With graduation almost exactly two months away, I have been thinking a lot about who I want to be and what I want to live for.

The future stretches vastly out before me, and I know that the legacy and impact that I will leave behind, will largely be determined by the decisions I make today.

Spring 2012 prayer: I pray that I will know the Lord's will, live for Him, and that my life will contribute to the advancement of the kingdom.

Lead me O Lord, in your righteousness.

The Lord knows exactly what we need. When we need it.

Sitting with my mom at tea today, spilling out my heart [like usual]...I was blessed by her wise and timely words:

"I think you need to stop worrying about the 'What-ifs' this year and truly use this time to focus on your walk with the Lord, and drawing closer to Him."


Monday, January 16, 2012

When the Clouds Compass You About

"Fear not because you sometimes walk in darkness and have no light. Remember that you cannot understand the mind of the Lord, nor the meaning of His dealings. But when the clouds compass you about, believe in God as Daniel did; trust in the Lord Jesus at all times; sing to Him in the dungeon, as Paul and Silas; sing to Him even in the fire, as the three Hebrew children did; be sure, be very sure, he who believes shall never be ashamed."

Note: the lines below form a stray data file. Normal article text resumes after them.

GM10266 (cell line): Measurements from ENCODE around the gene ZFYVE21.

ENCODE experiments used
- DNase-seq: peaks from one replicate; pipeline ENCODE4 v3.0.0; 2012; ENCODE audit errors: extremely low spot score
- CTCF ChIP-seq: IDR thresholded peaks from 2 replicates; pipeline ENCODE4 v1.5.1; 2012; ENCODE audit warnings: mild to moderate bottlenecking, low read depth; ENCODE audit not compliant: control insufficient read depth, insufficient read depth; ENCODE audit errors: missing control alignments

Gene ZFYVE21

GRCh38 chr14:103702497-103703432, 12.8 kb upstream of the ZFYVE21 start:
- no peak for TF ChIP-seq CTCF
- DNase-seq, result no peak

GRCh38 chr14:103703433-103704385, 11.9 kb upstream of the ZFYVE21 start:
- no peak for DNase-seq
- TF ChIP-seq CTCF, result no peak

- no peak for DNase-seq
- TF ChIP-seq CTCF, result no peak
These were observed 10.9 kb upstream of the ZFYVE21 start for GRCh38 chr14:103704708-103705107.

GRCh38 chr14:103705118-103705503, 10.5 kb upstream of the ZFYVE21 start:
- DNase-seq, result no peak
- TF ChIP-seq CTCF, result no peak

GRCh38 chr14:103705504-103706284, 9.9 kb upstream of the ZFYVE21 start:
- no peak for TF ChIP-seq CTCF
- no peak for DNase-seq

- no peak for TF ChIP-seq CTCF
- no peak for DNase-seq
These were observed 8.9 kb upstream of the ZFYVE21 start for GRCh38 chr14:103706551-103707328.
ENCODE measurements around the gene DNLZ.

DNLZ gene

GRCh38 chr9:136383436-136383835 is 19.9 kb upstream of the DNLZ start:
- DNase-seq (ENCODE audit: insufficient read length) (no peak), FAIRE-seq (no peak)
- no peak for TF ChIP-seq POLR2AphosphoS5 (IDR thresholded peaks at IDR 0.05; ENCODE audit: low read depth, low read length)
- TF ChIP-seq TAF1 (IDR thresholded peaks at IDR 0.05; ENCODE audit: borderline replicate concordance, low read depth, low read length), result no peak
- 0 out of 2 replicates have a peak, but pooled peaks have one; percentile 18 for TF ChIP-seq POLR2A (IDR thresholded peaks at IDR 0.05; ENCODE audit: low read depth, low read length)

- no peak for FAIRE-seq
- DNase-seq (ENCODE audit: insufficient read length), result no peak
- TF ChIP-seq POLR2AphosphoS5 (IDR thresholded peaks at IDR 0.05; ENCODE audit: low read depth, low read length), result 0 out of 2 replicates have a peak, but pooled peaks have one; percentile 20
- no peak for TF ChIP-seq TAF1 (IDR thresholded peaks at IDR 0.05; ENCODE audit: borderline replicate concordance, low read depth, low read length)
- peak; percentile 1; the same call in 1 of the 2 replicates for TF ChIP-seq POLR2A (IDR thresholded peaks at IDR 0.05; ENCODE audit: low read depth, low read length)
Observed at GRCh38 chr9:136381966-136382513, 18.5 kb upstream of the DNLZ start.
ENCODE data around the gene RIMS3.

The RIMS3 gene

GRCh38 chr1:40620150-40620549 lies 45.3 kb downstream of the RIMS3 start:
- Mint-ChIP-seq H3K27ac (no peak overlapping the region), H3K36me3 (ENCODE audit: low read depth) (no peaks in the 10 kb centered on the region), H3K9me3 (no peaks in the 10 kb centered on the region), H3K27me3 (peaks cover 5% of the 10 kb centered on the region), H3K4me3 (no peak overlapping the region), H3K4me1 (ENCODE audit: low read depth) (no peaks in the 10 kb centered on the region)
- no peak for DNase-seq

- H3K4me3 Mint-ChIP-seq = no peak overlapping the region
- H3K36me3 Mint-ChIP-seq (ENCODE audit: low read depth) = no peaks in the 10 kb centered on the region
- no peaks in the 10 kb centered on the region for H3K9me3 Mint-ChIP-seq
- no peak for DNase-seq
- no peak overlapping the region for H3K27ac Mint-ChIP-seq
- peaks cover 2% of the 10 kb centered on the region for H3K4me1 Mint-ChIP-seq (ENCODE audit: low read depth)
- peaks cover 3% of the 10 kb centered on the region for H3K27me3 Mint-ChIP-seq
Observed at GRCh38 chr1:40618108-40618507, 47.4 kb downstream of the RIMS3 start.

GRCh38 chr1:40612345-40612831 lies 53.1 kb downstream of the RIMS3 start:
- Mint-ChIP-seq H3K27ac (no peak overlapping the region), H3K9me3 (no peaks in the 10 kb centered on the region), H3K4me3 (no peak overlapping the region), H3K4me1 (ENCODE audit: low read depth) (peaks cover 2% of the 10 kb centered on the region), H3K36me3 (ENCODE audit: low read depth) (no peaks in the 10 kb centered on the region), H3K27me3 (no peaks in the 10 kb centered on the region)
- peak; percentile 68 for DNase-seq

-J.C. Ryle

3 Days Until I am Back at School...//Senior Year Quote//

"Be faithful in the present and flexible with your future"
-Phillip De Courcy

Sunday, January 15, 2012


November 19th-26th. One of the best weeks of my life.
We were given one week [Fall Break] during our semester in Israel where we could go anywhere, with anyone! Quite the prospect to consider.
At first I really wanted to go to Greece...soak up some sun on the beaches, see the cute little villages portrayed in such movies as the Sisterhood of the Traveling Pants, see Athens, see the Acropolis, and the Parthenon...go back to some of civilization's earliest roots.
But alas, this was not to be. While we were considering Greece, overnight, the airfare skyrocketed. So it got ruled out....and Italy took it's place.